In Seattle, Obama previews campaign stump speech: No time for ‘charlatans’

This is an archived article and the information in the article may be outdated. Please look at the time stamp on the story to see when it was last updated.

SEATTLE -- Delayed from hitting the presidential campaign trail, President Barack Obama previewed his 2016 stump speech Friday for an incumbent governor instead, using a fundraiser here to hit Republicans for dividing the country and lambasting "charlatans" who seek personal gain from exploiting fears.

Declaring GOP rhetoric a detriment to progress, Obama even borrowed Hillary Clinton's campaign slogan of "stronger together" to argue for unity in the country.

Without specifically naming Donald Trump, Obama said, "We don't have time for charlatans and we don't have time for bigotry and we didn't have time for film-flam and we don't have the luxury of just popping off and saying whatever comes to the tops of our heads."

Obama was speaking in downtown Seattle before 3,000 at a fundraiser for Washington Gov. Jay Inslee, who is seeking his second term.

Obama's speech covered a wide range of topics.  He talked about Obamacare, the minimum wage, climate change, and other hot issues. He also defended his record on the economy and praised Inslee for the same here in Washington state.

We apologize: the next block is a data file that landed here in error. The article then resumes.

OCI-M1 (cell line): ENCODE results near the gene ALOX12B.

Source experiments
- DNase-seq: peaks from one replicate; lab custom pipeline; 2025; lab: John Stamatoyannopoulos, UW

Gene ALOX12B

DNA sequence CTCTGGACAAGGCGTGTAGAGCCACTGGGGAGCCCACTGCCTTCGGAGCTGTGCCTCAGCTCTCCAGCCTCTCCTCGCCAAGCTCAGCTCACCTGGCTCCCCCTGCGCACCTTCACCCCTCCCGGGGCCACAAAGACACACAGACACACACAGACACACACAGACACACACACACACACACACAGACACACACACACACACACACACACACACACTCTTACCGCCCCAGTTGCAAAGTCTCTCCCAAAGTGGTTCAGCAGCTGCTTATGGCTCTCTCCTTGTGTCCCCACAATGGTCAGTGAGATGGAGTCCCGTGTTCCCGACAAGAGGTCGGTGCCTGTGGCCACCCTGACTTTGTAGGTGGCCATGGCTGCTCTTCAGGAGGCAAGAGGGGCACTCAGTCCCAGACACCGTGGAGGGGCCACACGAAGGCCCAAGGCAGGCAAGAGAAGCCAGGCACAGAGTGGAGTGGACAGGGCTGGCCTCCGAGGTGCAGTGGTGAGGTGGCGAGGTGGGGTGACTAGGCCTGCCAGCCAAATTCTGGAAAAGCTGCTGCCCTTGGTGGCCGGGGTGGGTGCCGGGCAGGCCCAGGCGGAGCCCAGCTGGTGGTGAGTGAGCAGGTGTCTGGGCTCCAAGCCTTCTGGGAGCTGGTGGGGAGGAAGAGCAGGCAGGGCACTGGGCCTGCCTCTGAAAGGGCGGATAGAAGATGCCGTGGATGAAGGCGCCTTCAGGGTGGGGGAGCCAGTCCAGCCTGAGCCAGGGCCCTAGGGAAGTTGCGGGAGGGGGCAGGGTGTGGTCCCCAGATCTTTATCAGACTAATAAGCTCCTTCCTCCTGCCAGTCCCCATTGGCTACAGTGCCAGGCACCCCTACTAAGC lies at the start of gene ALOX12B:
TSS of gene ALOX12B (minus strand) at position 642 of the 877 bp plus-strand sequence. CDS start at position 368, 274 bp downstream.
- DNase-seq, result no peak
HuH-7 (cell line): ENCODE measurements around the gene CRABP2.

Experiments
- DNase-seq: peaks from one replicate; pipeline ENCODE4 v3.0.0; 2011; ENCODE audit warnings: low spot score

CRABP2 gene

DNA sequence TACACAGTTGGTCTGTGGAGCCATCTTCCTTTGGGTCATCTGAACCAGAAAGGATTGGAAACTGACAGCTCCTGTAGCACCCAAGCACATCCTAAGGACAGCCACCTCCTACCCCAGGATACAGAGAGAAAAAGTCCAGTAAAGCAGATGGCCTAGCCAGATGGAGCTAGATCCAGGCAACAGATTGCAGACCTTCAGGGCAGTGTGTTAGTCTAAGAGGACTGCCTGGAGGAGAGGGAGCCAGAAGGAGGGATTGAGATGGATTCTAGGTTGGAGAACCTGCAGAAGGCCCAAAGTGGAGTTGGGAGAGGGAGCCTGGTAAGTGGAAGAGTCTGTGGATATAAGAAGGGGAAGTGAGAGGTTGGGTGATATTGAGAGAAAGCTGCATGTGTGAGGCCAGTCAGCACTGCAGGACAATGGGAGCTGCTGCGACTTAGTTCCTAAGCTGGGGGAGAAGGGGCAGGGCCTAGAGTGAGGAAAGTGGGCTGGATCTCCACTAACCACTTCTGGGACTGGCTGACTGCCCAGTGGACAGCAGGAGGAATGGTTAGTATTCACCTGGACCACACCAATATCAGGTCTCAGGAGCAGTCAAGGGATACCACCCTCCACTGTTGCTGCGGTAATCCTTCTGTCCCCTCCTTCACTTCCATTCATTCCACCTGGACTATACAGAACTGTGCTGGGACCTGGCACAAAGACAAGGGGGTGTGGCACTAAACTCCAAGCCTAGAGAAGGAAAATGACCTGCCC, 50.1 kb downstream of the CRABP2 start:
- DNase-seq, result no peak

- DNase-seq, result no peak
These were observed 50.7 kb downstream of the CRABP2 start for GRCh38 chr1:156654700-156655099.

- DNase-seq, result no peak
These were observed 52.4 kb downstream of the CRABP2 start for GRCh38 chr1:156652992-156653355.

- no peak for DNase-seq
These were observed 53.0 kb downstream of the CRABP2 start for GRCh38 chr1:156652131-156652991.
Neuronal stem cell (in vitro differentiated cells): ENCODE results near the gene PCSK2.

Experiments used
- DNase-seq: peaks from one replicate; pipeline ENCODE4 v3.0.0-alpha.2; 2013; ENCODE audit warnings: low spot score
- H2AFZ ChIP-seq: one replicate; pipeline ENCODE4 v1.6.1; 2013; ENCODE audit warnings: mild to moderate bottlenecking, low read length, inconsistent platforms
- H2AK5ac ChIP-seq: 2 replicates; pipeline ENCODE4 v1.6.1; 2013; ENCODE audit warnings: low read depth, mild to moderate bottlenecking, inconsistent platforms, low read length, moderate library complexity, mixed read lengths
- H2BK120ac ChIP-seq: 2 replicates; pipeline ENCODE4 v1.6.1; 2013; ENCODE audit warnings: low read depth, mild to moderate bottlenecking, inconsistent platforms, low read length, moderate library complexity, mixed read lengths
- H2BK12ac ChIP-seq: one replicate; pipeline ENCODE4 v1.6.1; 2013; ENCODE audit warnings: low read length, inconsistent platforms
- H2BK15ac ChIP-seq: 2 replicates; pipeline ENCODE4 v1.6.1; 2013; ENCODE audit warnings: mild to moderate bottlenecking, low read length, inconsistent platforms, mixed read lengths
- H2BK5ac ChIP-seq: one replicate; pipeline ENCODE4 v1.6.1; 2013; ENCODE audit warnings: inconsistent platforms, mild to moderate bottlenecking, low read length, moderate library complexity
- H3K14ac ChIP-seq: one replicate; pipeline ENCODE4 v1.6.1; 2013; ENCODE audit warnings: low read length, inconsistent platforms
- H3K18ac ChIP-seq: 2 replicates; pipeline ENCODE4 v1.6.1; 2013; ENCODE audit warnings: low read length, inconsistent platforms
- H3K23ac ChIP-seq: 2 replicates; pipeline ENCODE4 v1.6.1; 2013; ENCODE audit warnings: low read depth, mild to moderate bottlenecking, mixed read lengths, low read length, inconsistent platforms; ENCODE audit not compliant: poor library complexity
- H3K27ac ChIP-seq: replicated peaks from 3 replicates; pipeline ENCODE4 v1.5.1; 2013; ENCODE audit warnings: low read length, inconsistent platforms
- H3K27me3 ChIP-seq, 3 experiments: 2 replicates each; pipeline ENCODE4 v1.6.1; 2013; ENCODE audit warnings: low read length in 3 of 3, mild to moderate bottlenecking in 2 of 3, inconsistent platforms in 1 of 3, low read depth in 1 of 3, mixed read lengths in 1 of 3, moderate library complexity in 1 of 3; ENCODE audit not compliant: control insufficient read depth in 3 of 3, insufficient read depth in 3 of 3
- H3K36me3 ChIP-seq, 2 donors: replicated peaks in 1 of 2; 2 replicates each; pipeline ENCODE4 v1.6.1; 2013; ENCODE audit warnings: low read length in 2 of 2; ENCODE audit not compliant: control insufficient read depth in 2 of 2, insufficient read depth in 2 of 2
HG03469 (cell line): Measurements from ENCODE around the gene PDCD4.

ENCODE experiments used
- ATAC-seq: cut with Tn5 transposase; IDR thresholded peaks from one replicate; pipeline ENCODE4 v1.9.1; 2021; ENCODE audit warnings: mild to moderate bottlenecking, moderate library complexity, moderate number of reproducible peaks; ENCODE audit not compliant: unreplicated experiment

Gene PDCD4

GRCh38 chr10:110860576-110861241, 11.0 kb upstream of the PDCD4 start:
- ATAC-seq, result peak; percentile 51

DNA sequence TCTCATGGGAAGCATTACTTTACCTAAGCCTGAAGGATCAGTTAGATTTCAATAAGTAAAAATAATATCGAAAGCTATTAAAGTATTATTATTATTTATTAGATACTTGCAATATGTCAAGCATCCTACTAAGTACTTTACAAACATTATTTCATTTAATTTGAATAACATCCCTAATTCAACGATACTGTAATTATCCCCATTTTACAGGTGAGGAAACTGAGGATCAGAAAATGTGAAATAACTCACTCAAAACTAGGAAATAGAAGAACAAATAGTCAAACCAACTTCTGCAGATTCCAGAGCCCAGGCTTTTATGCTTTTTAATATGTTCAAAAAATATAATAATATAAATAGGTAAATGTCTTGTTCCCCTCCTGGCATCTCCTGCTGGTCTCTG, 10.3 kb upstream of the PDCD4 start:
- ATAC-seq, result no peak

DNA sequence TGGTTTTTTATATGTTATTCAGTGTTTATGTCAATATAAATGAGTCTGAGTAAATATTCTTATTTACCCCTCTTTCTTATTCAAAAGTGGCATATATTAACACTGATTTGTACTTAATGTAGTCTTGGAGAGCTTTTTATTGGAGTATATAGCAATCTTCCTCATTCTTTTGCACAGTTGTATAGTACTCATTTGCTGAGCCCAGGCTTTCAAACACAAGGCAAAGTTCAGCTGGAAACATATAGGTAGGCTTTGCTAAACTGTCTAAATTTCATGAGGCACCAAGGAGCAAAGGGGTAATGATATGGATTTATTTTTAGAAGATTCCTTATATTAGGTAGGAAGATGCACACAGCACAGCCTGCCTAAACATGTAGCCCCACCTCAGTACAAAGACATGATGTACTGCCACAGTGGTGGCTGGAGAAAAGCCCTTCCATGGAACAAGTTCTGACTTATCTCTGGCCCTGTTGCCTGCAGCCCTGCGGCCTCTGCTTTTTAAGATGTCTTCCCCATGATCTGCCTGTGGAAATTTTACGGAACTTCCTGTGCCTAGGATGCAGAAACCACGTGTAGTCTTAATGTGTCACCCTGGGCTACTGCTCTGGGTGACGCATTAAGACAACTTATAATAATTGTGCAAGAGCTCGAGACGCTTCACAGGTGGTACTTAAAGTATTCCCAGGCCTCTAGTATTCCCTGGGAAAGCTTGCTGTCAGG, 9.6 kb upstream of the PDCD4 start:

Obama had likely hoped to use his barbed language about Trump -- who he avoids naming, but whose policies and style Obama has plainly slammed -- during a campaign stop for Clinton, the presumptive Democratic nominee.

Obama and Clinton were scheduled to campaign together in Wisconsin a week and a half ago, the debut of what Democrats hope will be a power-team against Trump ahead of the November election. But the mass shooting in Orlando, Fla.,  delayed the event, and no replacement date has yet been named.

Obama instead used Friday's event to test-drive barbs against Republicans, including suggesting the party is exploiting the economic fears of white, middle-class Americans for political gain.

"Unfortunately when people are anxious and scared, there are going to be politicians out there who try to prey on that frustration to get themselves headlines and get themselves votes. And that's what the Republicans have been doing for a while now," Obama said.

He worked to characterize the entire party as in lock-step with Trump, even as the party's embrace of their presumptive nominee remains somewhat loose.

"It's the story they've been telling, not just the guy at the top of the ticket, but up and down the ticket," Obama said.

"Between dividing ourselves up, looking for scapegoats, ignoring the evidence, or not realizing that we are all stronger together -- if we turn against each other, whether it's divisions of race or religion, we're not going to build on the progress we've started," Obama said.

He continued: "If we get cynical and just vote our fears, or just don't vote at all, we're not going to build on the progress we've started."

Obama was to spend the night in Seattle and fly out early Saturday morning.